Hanging in the tree are the bodies of Abe Smith and Tom Shipp. The flash from the camera helps reveal the bloodstained bodies of the victims and the tattered clothes from where they were beaten before they were hung. The photograph also displays the victim on the right wearing no pants or shoes. This indicates that someone in the mob ripped them off his body. In turn, the picture shows a cloth hanging over the bottom half of the victim on the right that someone has placed there (Apel and Smith 14).
Uses of the photograph
The notorious photograph taken by Lawrence Beitler has been used in various ways during the time of the lynching and years to come.
During the time of the lynching many newspapers ran the picture, but not the Marion Chronicle. The Marion Chronicle decided not to run the photograph in the 1930s or thereafter because it was considered “too violent, too graphic, and too close to home” (Madison 113). The photograph today is locked in a safe at the Marion Chronicle-Tribune to be preserved for safe keeping. Other newspapers in central Indiana ran a copy of the Beitler photograph for days following the events that occurred on August 7, 1930 (Madison 113).
The other newspapers that ran the photograph either cropped it or left it as whole. When the picture was cropped for a newspaper, there were many different styles of cropping done to the image. Some styles captivate the crowd rather than the victims, while others do the opposite. The imaged would be cropped in a way to satisfy the editor of the newspaper. Cropping the photograph provides insight to the reader of the news article about how the writer felt about the piece.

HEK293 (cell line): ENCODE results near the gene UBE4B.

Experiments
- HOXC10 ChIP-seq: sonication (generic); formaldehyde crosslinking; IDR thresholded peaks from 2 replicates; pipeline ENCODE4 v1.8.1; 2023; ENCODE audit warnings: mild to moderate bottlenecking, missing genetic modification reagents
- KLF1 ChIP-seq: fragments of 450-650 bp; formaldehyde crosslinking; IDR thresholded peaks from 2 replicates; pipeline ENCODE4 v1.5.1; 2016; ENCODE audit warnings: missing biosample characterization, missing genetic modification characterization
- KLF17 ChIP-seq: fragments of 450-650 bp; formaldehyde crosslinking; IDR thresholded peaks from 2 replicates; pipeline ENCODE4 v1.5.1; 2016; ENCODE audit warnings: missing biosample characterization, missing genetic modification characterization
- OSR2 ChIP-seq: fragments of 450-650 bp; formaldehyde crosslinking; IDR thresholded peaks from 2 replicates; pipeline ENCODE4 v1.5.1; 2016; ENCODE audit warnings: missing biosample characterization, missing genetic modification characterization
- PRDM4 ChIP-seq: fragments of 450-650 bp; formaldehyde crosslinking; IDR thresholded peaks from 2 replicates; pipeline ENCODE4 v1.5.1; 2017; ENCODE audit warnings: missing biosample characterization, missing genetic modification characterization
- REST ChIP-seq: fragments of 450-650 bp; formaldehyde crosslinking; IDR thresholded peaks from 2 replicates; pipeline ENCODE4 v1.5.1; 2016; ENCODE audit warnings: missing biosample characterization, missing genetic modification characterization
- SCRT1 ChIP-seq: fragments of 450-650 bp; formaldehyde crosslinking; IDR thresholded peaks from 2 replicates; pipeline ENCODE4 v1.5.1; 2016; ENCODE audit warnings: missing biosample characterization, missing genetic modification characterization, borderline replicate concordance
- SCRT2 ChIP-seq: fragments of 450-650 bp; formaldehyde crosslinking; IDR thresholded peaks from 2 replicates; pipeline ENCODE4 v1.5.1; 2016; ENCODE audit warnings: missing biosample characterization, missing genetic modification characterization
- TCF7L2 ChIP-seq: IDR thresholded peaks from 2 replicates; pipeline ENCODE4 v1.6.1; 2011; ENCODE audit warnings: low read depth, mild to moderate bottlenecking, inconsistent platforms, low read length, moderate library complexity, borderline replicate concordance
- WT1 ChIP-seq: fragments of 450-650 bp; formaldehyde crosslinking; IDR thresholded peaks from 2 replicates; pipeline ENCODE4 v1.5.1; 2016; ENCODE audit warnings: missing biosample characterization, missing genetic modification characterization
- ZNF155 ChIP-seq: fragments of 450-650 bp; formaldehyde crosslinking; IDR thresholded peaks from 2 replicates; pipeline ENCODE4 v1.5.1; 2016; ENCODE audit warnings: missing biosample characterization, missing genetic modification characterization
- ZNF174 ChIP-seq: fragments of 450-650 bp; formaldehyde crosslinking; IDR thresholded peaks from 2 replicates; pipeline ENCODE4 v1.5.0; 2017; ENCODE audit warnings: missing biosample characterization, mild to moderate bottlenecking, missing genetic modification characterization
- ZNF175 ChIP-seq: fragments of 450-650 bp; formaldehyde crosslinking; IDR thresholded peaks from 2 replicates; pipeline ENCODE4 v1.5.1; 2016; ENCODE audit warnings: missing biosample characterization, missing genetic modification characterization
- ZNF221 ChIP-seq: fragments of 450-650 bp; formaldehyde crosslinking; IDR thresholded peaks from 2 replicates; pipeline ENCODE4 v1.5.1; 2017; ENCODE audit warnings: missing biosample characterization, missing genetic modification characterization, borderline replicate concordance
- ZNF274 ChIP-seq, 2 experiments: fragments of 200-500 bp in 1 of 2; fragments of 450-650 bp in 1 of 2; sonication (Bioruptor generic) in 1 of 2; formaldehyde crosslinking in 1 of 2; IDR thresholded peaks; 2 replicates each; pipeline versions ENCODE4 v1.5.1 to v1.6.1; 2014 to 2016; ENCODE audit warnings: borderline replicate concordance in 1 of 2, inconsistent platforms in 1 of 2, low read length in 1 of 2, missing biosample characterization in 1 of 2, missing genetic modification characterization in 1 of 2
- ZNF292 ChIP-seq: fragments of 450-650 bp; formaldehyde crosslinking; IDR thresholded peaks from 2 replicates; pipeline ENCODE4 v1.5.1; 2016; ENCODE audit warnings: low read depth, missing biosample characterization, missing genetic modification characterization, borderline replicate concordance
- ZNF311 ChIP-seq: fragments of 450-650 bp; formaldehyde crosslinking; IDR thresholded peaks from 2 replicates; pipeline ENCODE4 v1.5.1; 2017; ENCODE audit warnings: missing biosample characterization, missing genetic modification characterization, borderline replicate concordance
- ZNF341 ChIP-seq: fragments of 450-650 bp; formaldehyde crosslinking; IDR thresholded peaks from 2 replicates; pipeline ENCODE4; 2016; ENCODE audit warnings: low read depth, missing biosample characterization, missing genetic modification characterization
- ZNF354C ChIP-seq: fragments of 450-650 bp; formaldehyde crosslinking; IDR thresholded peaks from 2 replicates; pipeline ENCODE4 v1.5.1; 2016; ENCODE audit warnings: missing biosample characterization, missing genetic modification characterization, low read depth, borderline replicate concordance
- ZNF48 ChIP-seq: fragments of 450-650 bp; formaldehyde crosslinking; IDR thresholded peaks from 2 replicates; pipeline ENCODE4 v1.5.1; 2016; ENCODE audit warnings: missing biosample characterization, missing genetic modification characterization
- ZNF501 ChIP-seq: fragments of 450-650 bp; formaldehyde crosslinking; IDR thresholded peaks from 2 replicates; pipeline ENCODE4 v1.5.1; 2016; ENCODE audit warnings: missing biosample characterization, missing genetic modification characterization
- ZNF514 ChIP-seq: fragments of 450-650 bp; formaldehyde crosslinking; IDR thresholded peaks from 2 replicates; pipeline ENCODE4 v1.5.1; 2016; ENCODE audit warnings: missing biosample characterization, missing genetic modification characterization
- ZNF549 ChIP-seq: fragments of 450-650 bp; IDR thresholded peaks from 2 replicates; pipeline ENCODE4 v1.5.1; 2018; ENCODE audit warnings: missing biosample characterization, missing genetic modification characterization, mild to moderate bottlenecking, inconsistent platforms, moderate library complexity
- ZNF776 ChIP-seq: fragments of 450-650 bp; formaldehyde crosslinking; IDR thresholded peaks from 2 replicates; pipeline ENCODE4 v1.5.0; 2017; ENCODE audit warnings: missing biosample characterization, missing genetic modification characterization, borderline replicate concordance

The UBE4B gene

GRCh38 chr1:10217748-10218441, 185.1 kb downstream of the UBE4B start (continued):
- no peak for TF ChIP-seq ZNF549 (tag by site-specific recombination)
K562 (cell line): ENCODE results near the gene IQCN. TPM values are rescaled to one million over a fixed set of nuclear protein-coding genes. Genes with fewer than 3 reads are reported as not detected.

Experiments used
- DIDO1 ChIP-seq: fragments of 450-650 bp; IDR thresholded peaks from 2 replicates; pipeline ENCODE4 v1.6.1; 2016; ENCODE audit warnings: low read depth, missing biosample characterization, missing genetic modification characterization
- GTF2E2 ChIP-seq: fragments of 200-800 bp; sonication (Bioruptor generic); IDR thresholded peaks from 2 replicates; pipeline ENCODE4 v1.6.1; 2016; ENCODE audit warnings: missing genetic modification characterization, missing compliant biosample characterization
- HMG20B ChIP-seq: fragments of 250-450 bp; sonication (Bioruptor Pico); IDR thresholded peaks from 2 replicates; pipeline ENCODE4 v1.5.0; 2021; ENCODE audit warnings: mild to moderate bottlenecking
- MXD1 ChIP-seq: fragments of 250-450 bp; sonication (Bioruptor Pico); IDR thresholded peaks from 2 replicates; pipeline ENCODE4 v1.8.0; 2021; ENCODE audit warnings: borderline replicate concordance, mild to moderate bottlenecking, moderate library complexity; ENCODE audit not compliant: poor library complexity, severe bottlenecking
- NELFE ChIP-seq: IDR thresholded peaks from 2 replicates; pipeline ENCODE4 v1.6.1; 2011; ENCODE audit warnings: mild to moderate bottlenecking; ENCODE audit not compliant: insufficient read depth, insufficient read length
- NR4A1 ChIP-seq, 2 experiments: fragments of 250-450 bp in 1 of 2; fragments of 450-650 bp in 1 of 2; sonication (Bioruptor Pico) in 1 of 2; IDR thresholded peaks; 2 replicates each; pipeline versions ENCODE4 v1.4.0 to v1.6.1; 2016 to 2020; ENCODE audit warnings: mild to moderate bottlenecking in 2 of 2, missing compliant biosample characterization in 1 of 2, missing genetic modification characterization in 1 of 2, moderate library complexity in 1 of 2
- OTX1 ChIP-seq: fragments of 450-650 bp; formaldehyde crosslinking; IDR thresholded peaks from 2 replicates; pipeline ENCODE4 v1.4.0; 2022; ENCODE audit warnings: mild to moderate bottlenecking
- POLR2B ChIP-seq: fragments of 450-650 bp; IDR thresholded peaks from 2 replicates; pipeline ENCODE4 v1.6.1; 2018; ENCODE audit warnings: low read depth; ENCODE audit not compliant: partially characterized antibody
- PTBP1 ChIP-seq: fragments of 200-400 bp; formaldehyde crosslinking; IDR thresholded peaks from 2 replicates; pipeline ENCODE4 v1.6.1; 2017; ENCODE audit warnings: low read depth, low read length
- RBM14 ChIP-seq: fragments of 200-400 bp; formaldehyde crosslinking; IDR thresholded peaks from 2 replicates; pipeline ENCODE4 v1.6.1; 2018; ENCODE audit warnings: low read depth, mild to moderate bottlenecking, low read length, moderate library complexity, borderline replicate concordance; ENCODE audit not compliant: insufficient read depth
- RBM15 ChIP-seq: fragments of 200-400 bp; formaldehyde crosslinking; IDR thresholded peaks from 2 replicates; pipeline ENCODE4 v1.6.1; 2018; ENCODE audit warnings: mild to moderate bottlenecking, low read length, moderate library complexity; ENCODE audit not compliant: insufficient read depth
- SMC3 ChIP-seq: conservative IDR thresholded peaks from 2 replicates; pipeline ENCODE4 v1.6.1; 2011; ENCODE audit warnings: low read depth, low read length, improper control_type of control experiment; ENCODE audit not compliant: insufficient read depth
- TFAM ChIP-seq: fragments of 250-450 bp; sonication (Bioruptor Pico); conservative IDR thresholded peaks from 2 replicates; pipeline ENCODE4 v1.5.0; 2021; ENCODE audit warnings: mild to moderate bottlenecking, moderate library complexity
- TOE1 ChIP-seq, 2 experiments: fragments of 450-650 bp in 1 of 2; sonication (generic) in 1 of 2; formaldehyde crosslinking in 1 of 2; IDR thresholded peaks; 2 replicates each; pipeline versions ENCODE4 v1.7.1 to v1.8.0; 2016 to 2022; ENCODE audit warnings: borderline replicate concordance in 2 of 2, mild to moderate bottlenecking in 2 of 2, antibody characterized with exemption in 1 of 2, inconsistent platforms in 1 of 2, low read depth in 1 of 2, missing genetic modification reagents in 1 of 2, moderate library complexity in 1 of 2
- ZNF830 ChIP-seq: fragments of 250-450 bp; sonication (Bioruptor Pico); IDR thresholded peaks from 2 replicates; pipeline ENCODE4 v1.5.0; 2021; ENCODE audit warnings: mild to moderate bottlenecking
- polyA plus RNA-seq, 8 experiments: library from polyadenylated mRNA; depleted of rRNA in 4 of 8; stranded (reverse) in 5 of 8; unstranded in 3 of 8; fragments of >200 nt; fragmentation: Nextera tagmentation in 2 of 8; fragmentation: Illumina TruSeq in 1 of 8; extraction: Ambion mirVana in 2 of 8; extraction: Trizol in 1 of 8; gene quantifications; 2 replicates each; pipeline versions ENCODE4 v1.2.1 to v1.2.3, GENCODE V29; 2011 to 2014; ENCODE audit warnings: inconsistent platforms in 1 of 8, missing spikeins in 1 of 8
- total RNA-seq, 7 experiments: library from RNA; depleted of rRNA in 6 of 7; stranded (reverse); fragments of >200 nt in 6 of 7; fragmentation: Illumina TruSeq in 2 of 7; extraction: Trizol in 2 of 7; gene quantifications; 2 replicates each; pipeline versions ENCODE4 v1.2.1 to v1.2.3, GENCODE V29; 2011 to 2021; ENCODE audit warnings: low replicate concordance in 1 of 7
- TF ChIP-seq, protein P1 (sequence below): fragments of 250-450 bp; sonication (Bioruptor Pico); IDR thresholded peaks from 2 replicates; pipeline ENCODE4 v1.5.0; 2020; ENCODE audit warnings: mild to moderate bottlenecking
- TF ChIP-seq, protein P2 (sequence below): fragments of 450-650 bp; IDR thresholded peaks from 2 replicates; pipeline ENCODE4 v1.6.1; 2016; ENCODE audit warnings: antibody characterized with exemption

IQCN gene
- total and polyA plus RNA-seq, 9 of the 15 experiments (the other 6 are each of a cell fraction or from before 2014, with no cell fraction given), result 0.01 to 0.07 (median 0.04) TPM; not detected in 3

The Lawrence Beitler photograph was used in many different scenarios not just in newspapers or sold for profit. The image has traveled to France, in order to teach students who are learning English for a first time about the culture behind the language. The image is also cropped to only show the white men and women viewing the victims (Apel and Smith 27). The photograph is also displayed on covers of books to CD covers. Some of the books that this photograph is used on are; A Lynching in the Heartland By James Madison, A Time of Terror by James Cameron, and Lynching Photographs by Dora Apel and Shwan Michelle Smith. The Beitler photograph graces the cover of the rap group, Public Enemy, CD cover for their single " Hazy Shade of Criminal" in 1992. On the CD booklet was an explanation of the use of the photograph as their cover. The image was used as a protest image for an African American on death row in Indiana in 1994 (Madison 116).
1. Madison, James. A Lynching in the Heartland. New York, N.Y.: Palgrave Macmillan, 2001. Print.
2. Apel, Dora, and Shawn Michelle Smith. Lynching Photographs. Los Angeles, C.A: University of California Press, 2007. Print.
3. Allen, James, Hilton Als, John Lewis, and Leon Litwack. Without Sanctuary: Lynching Photography in America. Twin Palms Publishing, 2000. Print.
This article was written by Kiley Furnish and submitted in May 2011 for Mr. Munn's IU ACP US History Class at Marion High School.